The benefits and services in play here are excellent ones. They're compassionate, well founded, and designed to help the family of struggling veterans to deal with the horrendous stuff their family member may have brought home. We really, really don't want VAC to be throwing out the baby with the bathwater on this one.

Unfortunately, anyone within the department who had stood up and defended the program on its merits and explained logically why this came to be would have been immediately and loudly shouted down and derided by a bunch of partisan hacks and whiny vetflakes who won't read anything longer than a tweet and won't look critically at the facts of a situation. Because my God, the amount of stupid stuff I saw being said on this one was mind blowing. So many people wanted to see the policies that exist to protect veterans just completely disregarded and thrown out because They're Offended.

My understanding is that they did find a way to adjust things to allow for revocation of benefits in extreme cases such as this, but I'm damned glad they took their time, and I'm not the least bit surprised that they recognized a no-win storm of pure poop for what it is.
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Offline Eye In The Sky

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Re: VAC pays for non-veteran cop killers PTSD treatment
« Reply #7 on: December 31, 2018, 12:41:13 »
He didn't get services from VAC for killing a cop. He got services from VAC because his father is a veteran receiving treatment services. VAC has recognized, finally, that when a veteran deals with PTSD or other operational stress injuries, that can wreak havoc on the family. You don't just keep that stuff in a nice airtight ox. It spills over and can do a real number on your family members. VAC also recognizes that this can be a source of tremendous guilt for that person. I can say from firsthand experience that all of this, so far, is true. VAC has therefore extended mental health services to the immediate family of veterans affected by those veterans' service related injuries/illnesses. That's entirely appropriate, compassionate and forward thinking.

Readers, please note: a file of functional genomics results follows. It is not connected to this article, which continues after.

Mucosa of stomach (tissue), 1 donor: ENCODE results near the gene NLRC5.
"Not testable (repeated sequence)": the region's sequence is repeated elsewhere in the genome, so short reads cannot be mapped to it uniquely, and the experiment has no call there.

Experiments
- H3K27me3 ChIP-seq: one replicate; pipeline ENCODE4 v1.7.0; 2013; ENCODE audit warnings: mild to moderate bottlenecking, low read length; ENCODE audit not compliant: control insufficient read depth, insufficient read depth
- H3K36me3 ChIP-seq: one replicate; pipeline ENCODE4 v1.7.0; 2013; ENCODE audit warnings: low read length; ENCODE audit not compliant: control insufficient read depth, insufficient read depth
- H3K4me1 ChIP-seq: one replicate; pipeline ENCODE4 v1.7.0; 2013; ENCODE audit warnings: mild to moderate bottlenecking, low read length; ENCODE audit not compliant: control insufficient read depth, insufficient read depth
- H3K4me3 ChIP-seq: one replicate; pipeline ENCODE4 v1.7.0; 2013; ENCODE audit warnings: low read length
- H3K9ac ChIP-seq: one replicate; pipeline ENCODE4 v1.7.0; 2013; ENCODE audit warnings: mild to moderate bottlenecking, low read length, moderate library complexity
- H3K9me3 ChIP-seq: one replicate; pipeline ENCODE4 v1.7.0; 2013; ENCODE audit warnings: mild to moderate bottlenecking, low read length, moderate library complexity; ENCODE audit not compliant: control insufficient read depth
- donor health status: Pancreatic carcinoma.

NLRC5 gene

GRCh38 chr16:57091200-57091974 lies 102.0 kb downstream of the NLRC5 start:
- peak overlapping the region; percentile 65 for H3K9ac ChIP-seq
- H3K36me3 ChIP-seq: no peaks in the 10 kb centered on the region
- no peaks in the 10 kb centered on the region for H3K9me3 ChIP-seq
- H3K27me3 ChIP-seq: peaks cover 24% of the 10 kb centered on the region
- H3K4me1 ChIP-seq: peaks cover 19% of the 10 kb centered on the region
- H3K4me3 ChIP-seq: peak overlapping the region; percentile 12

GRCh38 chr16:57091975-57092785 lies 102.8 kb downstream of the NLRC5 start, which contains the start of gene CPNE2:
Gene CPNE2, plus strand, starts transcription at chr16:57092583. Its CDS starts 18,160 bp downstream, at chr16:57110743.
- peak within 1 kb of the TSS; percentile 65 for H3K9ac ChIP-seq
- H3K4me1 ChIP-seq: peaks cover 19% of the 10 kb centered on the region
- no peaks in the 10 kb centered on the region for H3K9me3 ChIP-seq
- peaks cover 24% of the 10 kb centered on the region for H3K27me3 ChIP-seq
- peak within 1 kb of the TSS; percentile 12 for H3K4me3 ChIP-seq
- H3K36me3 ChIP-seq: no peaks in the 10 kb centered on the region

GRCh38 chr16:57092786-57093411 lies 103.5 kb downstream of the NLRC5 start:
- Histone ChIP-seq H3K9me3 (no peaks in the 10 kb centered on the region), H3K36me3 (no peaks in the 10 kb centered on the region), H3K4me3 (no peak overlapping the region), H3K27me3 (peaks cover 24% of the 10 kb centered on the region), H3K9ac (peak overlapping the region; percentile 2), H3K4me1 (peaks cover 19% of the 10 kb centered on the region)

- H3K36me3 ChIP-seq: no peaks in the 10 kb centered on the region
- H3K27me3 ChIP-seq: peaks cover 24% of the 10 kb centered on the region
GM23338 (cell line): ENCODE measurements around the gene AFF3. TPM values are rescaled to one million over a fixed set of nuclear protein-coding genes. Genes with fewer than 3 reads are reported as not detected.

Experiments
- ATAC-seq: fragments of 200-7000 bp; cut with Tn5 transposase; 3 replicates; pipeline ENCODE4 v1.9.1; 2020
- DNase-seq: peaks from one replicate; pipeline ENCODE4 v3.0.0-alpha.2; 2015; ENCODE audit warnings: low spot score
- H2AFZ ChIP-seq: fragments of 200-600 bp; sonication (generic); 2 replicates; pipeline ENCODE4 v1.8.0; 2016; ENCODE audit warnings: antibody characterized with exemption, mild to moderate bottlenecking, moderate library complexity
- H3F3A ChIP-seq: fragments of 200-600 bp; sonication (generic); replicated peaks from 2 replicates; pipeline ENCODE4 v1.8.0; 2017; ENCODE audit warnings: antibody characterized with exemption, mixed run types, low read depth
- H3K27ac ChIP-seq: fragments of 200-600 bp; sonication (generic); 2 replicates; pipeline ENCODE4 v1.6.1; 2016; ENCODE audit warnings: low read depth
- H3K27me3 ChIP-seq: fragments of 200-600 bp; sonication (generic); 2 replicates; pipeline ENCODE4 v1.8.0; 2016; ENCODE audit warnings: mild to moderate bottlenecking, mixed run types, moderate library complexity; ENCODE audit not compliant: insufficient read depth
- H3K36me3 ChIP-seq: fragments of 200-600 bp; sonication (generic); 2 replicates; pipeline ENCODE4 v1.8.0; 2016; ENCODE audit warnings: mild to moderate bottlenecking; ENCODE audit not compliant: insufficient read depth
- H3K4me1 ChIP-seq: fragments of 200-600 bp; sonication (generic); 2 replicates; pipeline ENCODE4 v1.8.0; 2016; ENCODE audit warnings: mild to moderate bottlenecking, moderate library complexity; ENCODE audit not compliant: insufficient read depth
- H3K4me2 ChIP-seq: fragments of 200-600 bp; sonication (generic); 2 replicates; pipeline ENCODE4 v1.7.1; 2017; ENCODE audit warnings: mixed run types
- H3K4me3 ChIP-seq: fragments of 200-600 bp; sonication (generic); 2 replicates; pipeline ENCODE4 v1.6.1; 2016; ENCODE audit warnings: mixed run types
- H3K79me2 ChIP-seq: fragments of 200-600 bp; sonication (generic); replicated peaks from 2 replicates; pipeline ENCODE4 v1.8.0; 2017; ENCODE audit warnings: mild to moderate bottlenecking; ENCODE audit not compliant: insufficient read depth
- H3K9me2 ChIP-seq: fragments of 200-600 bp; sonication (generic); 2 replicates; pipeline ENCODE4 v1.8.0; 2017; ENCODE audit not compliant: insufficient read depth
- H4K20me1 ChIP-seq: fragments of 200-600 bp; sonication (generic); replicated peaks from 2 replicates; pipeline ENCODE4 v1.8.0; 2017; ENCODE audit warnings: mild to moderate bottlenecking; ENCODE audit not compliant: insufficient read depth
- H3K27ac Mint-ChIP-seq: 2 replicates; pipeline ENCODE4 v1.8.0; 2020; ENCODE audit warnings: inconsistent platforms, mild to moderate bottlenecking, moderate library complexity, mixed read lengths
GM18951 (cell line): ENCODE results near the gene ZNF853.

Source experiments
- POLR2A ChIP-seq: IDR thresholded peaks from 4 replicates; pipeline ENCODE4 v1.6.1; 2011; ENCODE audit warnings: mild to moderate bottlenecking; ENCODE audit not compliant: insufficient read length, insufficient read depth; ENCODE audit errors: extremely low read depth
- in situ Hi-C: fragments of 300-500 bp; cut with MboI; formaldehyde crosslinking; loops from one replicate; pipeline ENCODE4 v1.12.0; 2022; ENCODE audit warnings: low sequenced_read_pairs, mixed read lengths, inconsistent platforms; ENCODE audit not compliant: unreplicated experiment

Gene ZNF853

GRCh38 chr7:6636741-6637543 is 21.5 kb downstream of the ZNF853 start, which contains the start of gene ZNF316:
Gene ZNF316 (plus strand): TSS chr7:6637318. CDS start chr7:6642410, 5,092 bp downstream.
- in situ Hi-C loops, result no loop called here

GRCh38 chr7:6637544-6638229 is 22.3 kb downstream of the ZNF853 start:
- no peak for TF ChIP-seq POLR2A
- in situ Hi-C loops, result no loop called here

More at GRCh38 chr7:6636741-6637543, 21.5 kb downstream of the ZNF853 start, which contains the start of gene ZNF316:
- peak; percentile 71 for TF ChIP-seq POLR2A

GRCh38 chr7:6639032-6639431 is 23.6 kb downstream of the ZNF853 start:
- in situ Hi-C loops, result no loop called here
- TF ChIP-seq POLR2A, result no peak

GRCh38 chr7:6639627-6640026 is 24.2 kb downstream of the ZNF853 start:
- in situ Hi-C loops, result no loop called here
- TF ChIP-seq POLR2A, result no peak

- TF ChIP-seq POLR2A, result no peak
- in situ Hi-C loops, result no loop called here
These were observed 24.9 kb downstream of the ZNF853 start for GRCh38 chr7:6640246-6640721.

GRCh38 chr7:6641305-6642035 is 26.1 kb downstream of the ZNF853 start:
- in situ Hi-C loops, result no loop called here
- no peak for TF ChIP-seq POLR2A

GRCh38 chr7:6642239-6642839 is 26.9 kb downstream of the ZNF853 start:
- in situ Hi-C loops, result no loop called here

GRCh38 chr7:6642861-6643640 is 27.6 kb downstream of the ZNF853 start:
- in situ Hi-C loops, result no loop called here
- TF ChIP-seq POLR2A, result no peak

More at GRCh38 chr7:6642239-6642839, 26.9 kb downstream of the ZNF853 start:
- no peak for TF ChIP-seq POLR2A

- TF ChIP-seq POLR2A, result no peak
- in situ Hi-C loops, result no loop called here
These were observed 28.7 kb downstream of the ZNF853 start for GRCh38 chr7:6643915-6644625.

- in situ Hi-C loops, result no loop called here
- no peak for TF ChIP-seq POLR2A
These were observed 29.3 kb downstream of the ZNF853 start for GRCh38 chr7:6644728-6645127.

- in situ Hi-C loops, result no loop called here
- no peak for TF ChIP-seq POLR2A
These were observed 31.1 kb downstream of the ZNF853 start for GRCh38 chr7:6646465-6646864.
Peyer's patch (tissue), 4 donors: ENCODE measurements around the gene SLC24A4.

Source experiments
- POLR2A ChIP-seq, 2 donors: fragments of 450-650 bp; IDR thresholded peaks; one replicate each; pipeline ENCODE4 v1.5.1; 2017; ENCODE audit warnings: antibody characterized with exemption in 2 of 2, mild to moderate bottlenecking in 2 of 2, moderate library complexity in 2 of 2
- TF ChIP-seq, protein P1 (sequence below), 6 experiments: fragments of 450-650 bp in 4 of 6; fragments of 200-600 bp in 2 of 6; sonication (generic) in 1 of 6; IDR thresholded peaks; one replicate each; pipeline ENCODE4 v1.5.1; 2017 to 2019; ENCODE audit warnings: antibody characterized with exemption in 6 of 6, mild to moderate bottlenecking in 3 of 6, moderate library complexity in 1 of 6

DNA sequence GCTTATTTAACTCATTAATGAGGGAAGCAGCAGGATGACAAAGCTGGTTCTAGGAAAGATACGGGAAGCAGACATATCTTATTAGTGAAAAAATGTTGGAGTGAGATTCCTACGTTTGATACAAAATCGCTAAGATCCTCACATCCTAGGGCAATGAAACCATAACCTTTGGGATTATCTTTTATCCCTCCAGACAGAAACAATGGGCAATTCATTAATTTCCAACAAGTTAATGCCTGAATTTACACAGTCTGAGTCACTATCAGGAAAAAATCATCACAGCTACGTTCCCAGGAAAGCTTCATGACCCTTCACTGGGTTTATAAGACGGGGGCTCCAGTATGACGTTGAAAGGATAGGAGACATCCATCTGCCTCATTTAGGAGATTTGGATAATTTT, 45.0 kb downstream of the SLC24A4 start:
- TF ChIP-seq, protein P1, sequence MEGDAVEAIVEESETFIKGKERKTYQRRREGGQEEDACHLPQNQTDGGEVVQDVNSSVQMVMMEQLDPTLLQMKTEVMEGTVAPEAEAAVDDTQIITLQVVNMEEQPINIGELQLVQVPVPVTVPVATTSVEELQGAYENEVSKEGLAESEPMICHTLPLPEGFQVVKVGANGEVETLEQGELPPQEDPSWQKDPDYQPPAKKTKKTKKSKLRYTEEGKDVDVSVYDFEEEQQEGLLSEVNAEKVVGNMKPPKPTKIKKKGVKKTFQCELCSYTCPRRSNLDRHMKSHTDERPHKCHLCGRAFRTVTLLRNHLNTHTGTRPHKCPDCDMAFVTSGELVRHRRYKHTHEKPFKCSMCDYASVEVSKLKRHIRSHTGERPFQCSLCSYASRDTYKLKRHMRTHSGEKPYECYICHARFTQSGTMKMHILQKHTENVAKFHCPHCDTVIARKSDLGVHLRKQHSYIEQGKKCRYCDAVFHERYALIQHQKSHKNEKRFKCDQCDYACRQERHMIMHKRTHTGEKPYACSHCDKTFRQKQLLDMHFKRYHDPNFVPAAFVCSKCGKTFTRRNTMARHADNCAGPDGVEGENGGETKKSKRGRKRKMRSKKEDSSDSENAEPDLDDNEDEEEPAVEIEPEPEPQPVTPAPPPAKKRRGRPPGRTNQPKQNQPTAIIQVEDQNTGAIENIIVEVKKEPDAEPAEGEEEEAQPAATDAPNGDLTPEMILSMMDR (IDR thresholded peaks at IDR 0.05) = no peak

The highlighted part in your post is where you lose me on this one.  He is not being treated because of his father's (the veteran) service related injuries.  He is claiming PTSD for his actions that led to the murder of the off duty Truro police officer, Catherine Campbell.